How Teens Are Changing the National Debate About Gun Control
It is a distinctly American cycle.
A rampage at a school leaves scores of students dead or wounded. Aerial footage of the evacuation airs on every news network. Politicians send their “thoughts and prayers” to the victims and their families via Twitter. A candlelight vigil takes place later that same day. As weeks pass, discussion about gun control starts to slip away from the Congressional floor. The name of the school and the town fades away from national memory as another shooting will inevitably take its place.
But this time is different. This time, the victims are breaking the cycle that has characterized every mass shooting of the past two decades.
Survivors from Marjory Stoneman Douglas High School, where a shooting last week left 17 dead, have taken to news outlets to voice their frustration with the lack of strict gun control legislation in this country. In recent days, they have written op-eds, headlined rallies, and delivered interviews on every cable news network. They refuse to fade away from the nation’s memory. They demand to be heard. They demand change.
We have often looked to politicians to guide us through tragedy after tragedy. We expect them to make a difference in our nation’s laws, to prevent gunmen from taking more sons and daughters. Yet, they have failed us. Again and again.
As the teenage survivors of the Valentine’s Day shooting remind us, we can’t always look to the adults for help. It has fallen upon us, American high schoolers, to stand up for what we believe is right. It is a despicable responsibility, for the nation’s children to plead lawmakers to pass legislation to protect our lives.
But it is our responsibility nevertheless. After all, it is the young survivors of the shooting that has spearheaded this current national debate. It is the 17-year-old survivors that have demanded more change than any adult politician in the past two decades.
The survivors have planned days of national action for the upcoming months, where students across the country are encouraged to protest for stricter gun laws. Already, high school students from the DC area, Virginia, and Maryland have walked out of their classes the Tuesday after President’s Day to stage a protest in front of the White House. Survivors of the Florida school shooting and others marched on the following Wednesday to the state’s capitol for a rally.
One of the proposed days of action is to take place on April 20th, calling for a “National School Walkout.” Senior Casey Martin has posted a link to the senior Facebook group to an online petition proposing a national walkout from school on that Friday. She captioned the link: “Maybe senior skip day could have another meaning this year.” As of the time of writing, her post has gotten over 30 likes.
“I saw another friend of mine share it on Facebook, and I started thinking about how our school might be able to take part, and hopefully send a message to legislators who for years have been so focused on partisanship that they’ve enabled a society where gun violence is endemic,” Martin said. “We have a mandatory civics class at the school for a reason – so that we can become engaged citizens. This is us being engaged. This is us trying to make a difference,” she stated.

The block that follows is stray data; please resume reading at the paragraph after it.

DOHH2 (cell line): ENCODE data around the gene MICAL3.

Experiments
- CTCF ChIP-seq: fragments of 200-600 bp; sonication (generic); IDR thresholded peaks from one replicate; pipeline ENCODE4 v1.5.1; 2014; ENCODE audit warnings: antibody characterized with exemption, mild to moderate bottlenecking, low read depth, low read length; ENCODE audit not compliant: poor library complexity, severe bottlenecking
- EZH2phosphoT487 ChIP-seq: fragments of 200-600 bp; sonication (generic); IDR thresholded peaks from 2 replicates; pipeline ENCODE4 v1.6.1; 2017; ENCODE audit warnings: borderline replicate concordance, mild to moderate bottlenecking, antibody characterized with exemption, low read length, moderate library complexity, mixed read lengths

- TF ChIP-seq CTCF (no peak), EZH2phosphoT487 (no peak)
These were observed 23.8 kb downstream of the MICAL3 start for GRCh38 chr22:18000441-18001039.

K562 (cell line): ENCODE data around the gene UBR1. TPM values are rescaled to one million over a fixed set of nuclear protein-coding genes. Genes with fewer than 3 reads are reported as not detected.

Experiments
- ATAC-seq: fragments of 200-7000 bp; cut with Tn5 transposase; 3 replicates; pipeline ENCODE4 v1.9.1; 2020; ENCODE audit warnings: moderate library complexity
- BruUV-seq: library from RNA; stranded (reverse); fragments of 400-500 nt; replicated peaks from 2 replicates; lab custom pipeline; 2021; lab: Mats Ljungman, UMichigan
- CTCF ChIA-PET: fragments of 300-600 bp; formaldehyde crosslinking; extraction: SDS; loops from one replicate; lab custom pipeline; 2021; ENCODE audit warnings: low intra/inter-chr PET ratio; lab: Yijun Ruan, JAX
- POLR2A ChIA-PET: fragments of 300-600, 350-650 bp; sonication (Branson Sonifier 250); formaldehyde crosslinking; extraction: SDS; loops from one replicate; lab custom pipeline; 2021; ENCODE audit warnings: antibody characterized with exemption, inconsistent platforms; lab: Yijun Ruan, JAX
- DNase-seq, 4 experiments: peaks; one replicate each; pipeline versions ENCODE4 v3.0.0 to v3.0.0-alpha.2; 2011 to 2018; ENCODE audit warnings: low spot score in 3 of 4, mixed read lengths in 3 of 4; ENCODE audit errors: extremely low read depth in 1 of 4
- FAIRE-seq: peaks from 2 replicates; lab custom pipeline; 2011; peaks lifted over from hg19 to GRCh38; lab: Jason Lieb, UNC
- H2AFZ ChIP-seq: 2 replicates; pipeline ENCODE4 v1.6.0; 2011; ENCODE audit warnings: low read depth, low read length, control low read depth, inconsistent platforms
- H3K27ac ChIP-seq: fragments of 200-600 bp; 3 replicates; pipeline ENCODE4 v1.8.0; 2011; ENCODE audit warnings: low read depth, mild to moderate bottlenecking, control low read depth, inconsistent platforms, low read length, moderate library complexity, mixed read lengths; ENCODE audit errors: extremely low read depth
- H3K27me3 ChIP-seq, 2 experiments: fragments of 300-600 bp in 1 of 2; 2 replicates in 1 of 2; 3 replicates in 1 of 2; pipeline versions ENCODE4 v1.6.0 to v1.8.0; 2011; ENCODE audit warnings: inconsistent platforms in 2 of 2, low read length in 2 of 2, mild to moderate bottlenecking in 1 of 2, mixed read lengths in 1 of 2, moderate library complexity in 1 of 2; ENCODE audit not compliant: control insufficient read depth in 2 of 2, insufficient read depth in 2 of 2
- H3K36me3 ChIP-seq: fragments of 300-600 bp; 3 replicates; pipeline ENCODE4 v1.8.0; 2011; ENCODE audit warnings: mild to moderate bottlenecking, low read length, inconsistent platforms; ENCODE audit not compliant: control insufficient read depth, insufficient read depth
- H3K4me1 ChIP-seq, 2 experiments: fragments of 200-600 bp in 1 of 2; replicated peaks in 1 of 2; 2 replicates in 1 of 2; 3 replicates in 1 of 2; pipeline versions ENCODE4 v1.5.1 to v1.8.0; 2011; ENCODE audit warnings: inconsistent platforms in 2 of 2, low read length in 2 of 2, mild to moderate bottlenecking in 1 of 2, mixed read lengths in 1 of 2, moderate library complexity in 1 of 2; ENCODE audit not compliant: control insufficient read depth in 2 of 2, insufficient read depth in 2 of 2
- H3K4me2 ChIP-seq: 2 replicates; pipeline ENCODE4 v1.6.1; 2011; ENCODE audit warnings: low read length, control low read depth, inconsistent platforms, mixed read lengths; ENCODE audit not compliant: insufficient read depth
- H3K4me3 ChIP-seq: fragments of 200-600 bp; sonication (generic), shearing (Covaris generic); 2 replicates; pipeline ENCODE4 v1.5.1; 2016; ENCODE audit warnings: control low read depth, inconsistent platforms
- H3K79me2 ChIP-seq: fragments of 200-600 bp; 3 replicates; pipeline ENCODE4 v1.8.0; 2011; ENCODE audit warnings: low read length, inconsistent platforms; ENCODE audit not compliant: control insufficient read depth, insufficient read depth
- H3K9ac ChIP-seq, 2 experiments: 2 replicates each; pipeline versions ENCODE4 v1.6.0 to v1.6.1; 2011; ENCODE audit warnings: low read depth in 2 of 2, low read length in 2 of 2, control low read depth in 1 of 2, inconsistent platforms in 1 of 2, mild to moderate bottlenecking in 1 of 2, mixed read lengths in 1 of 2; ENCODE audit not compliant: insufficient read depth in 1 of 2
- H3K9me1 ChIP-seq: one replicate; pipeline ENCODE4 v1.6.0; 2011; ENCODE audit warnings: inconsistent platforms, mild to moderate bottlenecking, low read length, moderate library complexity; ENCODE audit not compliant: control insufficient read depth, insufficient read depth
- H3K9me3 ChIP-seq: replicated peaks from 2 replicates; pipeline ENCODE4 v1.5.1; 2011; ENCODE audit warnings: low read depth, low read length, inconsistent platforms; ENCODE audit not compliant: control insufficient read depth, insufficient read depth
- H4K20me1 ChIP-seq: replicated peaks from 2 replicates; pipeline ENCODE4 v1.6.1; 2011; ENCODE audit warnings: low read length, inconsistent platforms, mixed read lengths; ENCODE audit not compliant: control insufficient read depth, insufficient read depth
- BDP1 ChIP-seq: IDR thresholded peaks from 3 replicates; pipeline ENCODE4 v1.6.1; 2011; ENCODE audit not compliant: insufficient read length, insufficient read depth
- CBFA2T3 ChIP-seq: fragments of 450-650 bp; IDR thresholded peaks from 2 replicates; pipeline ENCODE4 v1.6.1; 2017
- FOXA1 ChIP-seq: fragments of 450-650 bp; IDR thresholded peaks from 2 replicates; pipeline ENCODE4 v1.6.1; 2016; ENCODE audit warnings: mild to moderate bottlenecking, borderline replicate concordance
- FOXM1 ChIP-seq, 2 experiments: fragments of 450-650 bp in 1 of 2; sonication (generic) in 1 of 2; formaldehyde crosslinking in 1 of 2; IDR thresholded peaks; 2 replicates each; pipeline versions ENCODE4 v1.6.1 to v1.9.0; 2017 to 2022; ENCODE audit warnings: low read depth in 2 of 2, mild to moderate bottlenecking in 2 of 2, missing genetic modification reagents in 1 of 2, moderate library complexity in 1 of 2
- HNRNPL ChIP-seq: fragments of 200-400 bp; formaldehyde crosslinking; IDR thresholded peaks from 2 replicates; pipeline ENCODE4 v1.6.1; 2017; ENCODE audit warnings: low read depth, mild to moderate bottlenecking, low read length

The petition she shared was written by 15-year-old Ridgefield student Lane Murdock. According to her petition, the plan is as follows: “On Friday, April 20th, the 19th anniversary of the Columbine shooting I propose a National High School student walk out. Walk out of school, wear orange and protest online and in your communities.” Murdock’s petition, hosted on activist platform change.org, has already garnered over 179,000 signatures over the past week.
As students from Darien High School, we are no strangers to the tragedy that grips a community after an act of violence. Sandy Hook, where a shooting took the lives of 26 first-graders and teachers in 2012, is only a 45-minute drive away from Darien. As a teenager growing up in the age after Columbine and Sandy Hook, the fear of a school shooter is ever-present. It is always a possibility whenever the bell rings at 7:35 every morning.
We should not have to be worrying about this when we go to school. We should be worrying about our plans for prom, passing our AP exams, and getting to practice on time. Not whether the quick “I love you” we say to our parents as we rush out the door in the mornings could be our last.
Although a walkout may not immediately change anything, we will be one school out of hundreds across the country. This show of solidarity nationwide may put the pressure needed on politicians to enact change to protect America’s children.
Note: This article was written during a week when DHS was not in session. On February 26, 2018, DHS students met with members of the DPS and DHS administration and are actively working on how the DHS community will express its views on the national gun control debate.